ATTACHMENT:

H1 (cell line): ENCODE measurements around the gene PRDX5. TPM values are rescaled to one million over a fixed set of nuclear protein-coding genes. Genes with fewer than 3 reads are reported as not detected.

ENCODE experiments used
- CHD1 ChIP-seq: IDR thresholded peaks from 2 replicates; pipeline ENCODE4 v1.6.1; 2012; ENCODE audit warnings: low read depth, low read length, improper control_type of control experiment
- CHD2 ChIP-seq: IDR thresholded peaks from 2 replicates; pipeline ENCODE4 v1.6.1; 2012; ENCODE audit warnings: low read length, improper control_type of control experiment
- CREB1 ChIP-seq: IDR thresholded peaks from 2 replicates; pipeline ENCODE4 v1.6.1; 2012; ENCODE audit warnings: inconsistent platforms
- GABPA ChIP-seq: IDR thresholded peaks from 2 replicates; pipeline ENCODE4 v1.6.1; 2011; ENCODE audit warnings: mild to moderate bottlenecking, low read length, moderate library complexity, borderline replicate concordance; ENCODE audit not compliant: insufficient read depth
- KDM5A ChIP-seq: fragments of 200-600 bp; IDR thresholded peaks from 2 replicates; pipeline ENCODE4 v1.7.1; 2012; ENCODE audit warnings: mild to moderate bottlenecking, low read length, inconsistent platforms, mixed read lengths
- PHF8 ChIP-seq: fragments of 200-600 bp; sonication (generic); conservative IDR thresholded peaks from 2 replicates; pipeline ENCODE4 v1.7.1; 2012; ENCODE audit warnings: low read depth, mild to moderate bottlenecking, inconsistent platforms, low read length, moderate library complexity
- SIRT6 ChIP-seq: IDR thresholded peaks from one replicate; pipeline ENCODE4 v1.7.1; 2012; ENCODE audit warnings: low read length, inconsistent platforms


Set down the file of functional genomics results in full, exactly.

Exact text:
H1 (cell line): ENCODE measurements around the gene PRDX5. TPM values are rescaled to one million over a fixed set of nuclear protein-coding genes. Genes with fewer than 3 reads are reported as not detected.

ENCODE experiments used
- CHD1 ChIP-seq: IDR thresholded peaks from 2 replicates; pipeline ENCODE4 v1.6.1; 2012; ENCODE audit warnings: low read depth, low read length, improper control_type of control experiment
- CHD2 ChIP-seq: IDR thresholded peaks from 2 replicates; pipeline ENCODE4 v1.6.1; 2012; ENCODE audit warnings: low read length, improper control_type of control experiment
- CREB1 ChIP-seq: IDR thresholded peaks from 2 replicates; pipeline ENCODE4 v1.6.1; 2012; ENCODE audit warnings: inconsistent platforms
- GABPA ChIP-seq: IDR thresholded peaks from 2 replicates; pipeline ENCODE4 v1.6.1; 2011; ENCODE audit warnings: mild to moderate bottlenecking, low read length, moderate library complexity, borderline replicate concordance; ENCODE audit not compliant: insufficient read depth
- KDM5A ChIP-seq: fragments of 200-600 bp; IDR thresholded peaks from 2 replicates; pipeline ENCODE4 v1.7.1; 2012; ENCODE audit warnings: mild to moderate bottlenecking, low read length, inconsistent platforms, mixed read lengths
- PHF8 ChIP-seq: fragments of 200-600 bp; sonication (generic); conservative IDR thresholded peaks from 2 replicates; pipeline ENCODE4 v1.7.1; 2012; ENCODE audit warnings: low read depth, mild to moderate bottlenecking, inconsistent platforms, low read length, moderate library complexity
- SIRT6 ChIP-seq: IDR thresholded peaks from one replicate; pipeline ENCODE4 v1.7.1; 2012; ENCODE audit warnings: low read length, inconsistent platforms